By getting in while unqualified, you’re keeping out someone who is qualified, and thereby causing them harm.

    I’m not sure I’m in favor of that being illegal, but it currently is.

  23. “They’re still getting a direct quid pro quo for their quid, no?”

    They’re definitely buying something of value for their money, or they wouldn’t do it. But they aren’t necessarily getting what they want.

  24. “For every student admitted through fraud, an honest, hard-working student was rejected.”

    Strictly speaking, you don’t know this. They may have created an additional slot for the bought-his-way-in student. After all, if they don’t really belong in the school, how long will they stay with it?

  25. One of the commentators was saying that this would likely be beyond just embarrassing for the parents. He expected actual prison time for some. Of course it’s likely a delight for the top legal firms around.

  26. I saw a so-what-else-is-new comment that asked something like, ‘How do you think Dubya got into law school with a 2.35 GPA?’ I do not vouch for the accuracy of this accusation.

  27. Usual John: What I’m saying is that it’s strange for you to frame this case as about employees violating their duty to their employers, because then the injured parties are the employers, and the injuries that they sustained are not of a nature that is normally seen as requiring federal criminal charges. If you are correct to say that the employers would have preferred to “cover it up,” then that makes doubly strange for you to frame it as a case where the employers are the victims.

  28. Arthur: But if the injured party is the student who would have gotten in, doesn’t that require that they had some right to get in under a “correct” admissions process? It’s not obvious to me that an applicant, at least to a private university, has a right to be judged on their qualifications. They have rights to not be discriminated on based on certain specific legally defined categories, but my inclination is to think that that probably private universities are otherwise free to set their admissions procedures by whatever criteria they wish. I don’t know if there’s any governing law on this, though, would be happy to learn of it.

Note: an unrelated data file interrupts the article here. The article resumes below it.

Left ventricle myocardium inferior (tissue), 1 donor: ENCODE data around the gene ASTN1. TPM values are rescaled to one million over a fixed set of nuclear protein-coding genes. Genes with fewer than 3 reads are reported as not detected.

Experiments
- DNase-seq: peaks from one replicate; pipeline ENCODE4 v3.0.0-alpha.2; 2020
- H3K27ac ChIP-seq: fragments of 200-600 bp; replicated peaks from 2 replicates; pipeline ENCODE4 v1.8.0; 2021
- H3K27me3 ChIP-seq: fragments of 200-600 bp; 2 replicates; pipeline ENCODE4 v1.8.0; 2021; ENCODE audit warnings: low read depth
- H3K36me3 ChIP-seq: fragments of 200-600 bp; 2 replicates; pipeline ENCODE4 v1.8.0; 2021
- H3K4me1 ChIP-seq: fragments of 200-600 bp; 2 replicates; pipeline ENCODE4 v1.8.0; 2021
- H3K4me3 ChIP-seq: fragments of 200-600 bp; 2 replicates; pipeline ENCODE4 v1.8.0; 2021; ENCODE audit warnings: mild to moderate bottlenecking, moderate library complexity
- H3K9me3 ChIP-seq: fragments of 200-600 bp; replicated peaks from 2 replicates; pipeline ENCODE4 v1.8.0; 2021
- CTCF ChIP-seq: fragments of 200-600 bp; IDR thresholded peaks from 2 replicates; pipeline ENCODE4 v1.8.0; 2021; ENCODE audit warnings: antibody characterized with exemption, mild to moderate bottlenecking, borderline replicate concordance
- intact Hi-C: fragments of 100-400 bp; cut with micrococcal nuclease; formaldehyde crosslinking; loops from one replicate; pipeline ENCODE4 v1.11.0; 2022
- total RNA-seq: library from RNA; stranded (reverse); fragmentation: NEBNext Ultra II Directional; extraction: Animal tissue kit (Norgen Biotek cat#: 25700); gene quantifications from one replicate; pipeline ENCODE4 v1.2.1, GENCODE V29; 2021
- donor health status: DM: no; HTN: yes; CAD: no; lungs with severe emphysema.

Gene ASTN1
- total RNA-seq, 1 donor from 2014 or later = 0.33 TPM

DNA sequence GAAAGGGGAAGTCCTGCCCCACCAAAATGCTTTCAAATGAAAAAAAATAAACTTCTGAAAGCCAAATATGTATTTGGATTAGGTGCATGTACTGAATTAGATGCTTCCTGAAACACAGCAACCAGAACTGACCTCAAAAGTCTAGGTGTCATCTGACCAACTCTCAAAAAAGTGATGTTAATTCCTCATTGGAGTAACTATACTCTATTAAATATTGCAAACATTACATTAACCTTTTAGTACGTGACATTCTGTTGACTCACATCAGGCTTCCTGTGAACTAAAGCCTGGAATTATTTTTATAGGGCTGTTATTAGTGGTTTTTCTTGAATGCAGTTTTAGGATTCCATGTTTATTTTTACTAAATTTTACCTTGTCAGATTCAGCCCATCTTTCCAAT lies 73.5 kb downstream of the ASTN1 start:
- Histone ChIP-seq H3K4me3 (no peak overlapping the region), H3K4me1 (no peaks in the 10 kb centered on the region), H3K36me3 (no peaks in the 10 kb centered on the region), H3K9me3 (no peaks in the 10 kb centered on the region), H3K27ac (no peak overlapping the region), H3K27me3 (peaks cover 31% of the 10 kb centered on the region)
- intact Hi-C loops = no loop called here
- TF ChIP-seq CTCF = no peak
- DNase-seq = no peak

29. Also, among the schools targeted by the cheating ring was UCLA.

    My initial inclination on hearing about this was to wonder if it should be a criminal case of fraud (handled in the criminal court system), or just a case of academic fraud (handled in the institution(s) affected.) I was thinking just of the parents/”students”, because I didn’t realize that the ring had bribed test proctors to look the other way while the cheating was happening. So, the test proctors who violated their duties might be criminally liable, because they got paid by the testing service to make sure there was no cheating, and then they knowingly allowed cheating.

  30. “How do you think Dubya got into law school with a 2.35 GPA?’”

    I don’t think you should take advice from someone who thinks W went to law school.
    (He went to Yale as an undergraduate, and Harvard Business School.)

    Current 1600 Pennsylvania Ave occupant went to Wharton. I, for one, and not convinced he actually learned anything while there.

  31. The federal government has the standing to enter this matter as the universities in question receive taxpayer funds in excess of $10,000. A low bar, but that gets the fed camel’s nose under the tent flap.

  32. “There is a public interest in preventing a punishing bribery, even when the employer of the person bribed might prefer that no criminal action be brought. ”

    This sounds like a conclusion… but it’s stated like a premise.
    If you start by assuming your conclusion is true, your logic will always lead you to believe your conclusion is true… but the logic won’t be sound.

    Throw a conditional in there… there may be a public interest in preventing and punishing bribery, even when the employer might prefer that no charges be brought.

  33. ” A low bar, but that gets the fed camel’s nose under the tent flap.”

    The feds get in because mail fraud is inherently a federal matter.